Here's an admission.
First, I'm a lifelong Cleveland Browns fan. Some of my earliest memories are fuzzy recollections of Paul McDonald goofing on Brian Sipe at Lakeland Community College, morphed into Bernie Kosar using his caustic wit to disarm petulant autograph seekers and finally – and most importantly – the temporary, albeit searing desire of realizing that I needed my very own Jeff Garcia skull cap.
I would hope that these memories and my still fond ones for the Ghosts of Browns' Running Back Past – Madre Hill, Ben Gay, Lee Suggs and Jerome Harrison – would be enough to credential me as a true fan of the most difficult franchise in the league to support.
However, I'm also a fan of the league and its more original personalities – especially football players who aren't afraid to speak their minds during an era of unyielding media coverage and often self-negating political correctness.
Even if such a player is a Pittsburgh Steeler – particularly one known for figuratively eviscerating my team's quarterbacks like an ancient Germanic warrior.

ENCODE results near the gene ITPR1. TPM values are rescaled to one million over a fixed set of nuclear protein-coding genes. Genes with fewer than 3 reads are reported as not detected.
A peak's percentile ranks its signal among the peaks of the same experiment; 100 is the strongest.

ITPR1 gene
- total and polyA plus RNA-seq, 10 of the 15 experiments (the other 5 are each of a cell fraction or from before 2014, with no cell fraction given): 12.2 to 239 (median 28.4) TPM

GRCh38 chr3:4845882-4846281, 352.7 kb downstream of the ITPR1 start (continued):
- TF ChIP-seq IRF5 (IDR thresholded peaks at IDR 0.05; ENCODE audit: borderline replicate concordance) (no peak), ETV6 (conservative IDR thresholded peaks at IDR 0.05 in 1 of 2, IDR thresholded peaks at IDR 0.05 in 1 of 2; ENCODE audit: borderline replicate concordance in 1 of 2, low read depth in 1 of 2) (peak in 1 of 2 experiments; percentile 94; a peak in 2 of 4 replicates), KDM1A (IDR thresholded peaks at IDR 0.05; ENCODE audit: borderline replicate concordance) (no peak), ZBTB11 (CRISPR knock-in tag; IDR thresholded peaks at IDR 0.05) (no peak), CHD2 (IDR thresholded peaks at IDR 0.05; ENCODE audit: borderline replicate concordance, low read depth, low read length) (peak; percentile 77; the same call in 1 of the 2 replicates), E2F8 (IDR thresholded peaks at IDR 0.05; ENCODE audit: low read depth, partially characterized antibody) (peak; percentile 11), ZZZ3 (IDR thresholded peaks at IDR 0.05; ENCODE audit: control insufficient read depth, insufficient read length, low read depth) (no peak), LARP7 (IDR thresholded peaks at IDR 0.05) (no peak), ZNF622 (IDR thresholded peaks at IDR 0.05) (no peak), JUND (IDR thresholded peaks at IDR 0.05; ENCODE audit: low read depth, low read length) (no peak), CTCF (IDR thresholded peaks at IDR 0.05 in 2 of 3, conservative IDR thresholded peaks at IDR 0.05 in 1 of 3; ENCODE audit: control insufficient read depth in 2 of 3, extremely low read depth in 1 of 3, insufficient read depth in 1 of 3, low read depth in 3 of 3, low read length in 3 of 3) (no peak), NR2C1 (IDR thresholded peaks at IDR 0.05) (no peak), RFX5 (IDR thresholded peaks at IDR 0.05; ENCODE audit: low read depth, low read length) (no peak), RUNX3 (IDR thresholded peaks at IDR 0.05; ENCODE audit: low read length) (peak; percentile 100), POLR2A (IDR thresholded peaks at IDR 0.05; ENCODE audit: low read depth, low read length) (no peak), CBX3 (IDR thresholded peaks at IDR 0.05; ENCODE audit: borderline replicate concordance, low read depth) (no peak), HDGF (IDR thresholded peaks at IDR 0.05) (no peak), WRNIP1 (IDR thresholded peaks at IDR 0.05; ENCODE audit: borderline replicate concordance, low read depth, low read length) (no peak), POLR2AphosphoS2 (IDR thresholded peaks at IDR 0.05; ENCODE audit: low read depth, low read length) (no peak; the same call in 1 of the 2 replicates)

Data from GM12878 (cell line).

After the NFL handed out a season-long suspension to Saints' linebacker Jonathan Vilma, an 8 game sentence to now Green Bay defensive lineman Anthony Hargrove and four and three game penalties to Saints' defensive end Will Smith and Browns' linebacker Scott Fujita, James Harrison took to Twitter and offered his thoughts.
"Ridiculous, and nobody really sees why the punishments have been so severe over the past 3 4 years! Lawsuits and 18 games???"
Time for a second admission – I love conspiracy theories. Just call me the Fox Mulder of NFL analysis.
Of course, even the most skeptical of us knows there's always a grain of truth to be found in any conspiracy.
Harrison – who has continually proven to be NFL Commissioner Roger Goodell's nemesis – is making the case that the NFL's still novice approach to legislating player safety is connected to numerous lawsuits filed by a growing number of ex-players. In the suits, former players contend that the NFL neglected to protect players from head injuries, downplayed the significance of these injuries and failed to properly link the effect of concussions with long-term brain injuries.